Jon Jost's All the Vermeers in New York is exclusively showing on MUBI starting December 28, 2020 in the series Rediscovered.
I lived in New York for a year before shooting this film, observing, nosing around, and researching. While much of the research is present in the film, fortunately it is nearly invisible—the tulip proffered by Mark on meeting Anna at a café, the mere conjunction of choosing Vermeer as a topic in a city once called, in his time, New Amsterdam—each carries a submerged bit of information utterly unnecessary for the viewer.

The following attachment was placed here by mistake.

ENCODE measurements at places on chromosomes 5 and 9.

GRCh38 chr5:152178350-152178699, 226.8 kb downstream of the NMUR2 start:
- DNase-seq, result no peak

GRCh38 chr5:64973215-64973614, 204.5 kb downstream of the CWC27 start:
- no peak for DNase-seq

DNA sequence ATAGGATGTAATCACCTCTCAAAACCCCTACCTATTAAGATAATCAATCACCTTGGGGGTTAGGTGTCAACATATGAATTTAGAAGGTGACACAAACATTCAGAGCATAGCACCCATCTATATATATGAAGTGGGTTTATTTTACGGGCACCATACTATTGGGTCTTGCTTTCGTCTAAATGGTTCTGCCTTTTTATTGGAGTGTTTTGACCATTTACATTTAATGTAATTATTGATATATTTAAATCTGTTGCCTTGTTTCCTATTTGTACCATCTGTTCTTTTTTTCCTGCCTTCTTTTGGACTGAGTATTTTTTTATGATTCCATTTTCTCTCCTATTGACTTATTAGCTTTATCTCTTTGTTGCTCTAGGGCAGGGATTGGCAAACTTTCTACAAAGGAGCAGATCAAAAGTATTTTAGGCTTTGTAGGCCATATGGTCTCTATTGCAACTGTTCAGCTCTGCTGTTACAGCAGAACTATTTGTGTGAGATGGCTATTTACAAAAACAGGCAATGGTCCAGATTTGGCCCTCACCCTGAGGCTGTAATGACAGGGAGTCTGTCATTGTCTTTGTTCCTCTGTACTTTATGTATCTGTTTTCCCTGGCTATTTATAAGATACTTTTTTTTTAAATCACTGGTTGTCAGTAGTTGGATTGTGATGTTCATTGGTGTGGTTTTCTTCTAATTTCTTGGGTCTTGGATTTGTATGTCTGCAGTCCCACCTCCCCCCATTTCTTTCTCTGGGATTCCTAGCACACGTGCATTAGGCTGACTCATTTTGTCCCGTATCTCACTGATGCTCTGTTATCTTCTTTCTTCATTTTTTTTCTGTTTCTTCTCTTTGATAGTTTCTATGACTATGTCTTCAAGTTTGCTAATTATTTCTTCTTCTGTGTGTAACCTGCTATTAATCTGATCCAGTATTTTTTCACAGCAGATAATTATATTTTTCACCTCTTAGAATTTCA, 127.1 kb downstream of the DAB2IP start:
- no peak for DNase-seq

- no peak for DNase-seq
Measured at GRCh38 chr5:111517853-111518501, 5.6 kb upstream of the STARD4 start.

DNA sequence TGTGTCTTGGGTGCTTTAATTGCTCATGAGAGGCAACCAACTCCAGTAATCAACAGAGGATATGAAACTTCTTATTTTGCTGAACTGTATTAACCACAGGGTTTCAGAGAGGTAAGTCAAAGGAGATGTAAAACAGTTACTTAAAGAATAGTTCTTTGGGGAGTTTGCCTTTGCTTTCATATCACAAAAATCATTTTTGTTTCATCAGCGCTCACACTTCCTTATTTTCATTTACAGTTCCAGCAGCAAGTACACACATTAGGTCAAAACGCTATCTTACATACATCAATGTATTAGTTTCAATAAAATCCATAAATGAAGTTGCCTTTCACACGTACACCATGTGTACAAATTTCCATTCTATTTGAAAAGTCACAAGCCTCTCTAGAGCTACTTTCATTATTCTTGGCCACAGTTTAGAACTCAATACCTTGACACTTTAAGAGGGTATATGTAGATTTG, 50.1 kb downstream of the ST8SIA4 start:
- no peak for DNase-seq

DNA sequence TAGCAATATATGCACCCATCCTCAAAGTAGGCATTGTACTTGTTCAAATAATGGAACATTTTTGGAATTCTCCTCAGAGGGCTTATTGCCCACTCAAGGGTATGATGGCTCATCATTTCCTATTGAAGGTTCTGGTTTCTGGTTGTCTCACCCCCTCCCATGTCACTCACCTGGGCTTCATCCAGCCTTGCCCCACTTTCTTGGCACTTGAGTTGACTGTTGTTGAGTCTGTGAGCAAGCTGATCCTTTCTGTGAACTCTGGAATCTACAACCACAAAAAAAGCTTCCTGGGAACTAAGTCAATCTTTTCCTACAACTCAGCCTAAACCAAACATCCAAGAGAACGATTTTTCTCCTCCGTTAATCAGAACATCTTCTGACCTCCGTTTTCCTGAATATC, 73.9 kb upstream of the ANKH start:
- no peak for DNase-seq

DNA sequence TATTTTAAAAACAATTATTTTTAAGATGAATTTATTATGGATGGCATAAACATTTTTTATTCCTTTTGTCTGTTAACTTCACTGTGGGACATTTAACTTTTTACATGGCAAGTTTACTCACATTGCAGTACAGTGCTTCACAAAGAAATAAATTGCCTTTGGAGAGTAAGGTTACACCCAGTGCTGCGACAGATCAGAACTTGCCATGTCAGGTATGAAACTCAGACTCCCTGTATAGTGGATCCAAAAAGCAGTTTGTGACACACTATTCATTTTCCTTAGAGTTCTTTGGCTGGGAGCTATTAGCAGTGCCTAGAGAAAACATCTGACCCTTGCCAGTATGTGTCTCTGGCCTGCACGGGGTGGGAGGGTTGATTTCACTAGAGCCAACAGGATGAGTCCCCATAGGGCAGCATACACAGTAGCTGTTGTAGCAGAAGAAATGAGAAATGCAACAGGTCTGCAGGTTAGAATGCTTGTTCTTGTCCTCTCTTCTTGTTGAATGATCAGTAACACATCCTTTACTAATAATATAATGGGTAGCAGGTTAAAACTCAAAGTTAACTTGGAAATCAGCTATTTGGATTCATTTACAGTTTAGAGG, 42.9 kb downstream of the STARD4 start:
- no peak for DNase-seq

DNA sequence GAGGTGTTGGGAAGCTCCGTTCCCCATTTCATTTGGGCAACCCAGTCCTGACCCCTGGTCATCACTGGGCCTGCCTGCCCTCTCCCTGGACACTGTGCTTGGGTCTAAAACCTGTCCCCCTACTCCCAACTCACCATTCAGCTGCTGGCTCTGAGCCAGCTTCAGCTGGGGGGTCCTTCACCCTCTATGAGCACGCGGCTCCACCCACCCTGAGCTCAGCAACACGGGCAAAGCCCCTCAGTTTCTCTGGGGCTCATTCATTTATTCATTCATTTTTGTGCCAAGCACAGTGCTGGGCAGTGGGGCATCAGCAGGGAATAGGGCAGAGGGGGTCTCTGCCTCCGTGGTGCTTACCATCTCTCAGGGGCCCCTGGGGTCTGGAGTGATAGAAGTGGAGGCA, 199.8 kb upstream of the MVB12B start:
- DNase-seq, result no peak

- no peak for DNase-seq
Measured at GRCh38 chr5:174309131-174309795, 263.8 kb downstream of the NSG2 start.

But the research was needed for me as a kind of invisible spine on which to place a totally improvised film, which from its formalistic appearance, and the seeming exactitude of its talk, its images and its structure, would seem to have been highly calculated. But there was never a word of dialog on paper, nor was there even a structural outline as I normally had had in previous improvised work. With the exception of a visually clear conception of the last shot of the film, to which everything needed to arrive somehow, it was all (carefully in a fashion) made up in front of the camera, sometimes the outfall of considerable work and thought on the part of the actors, as in Mark’s stockbroker talks, but as often as not the result of carefully orchestrated serendipity.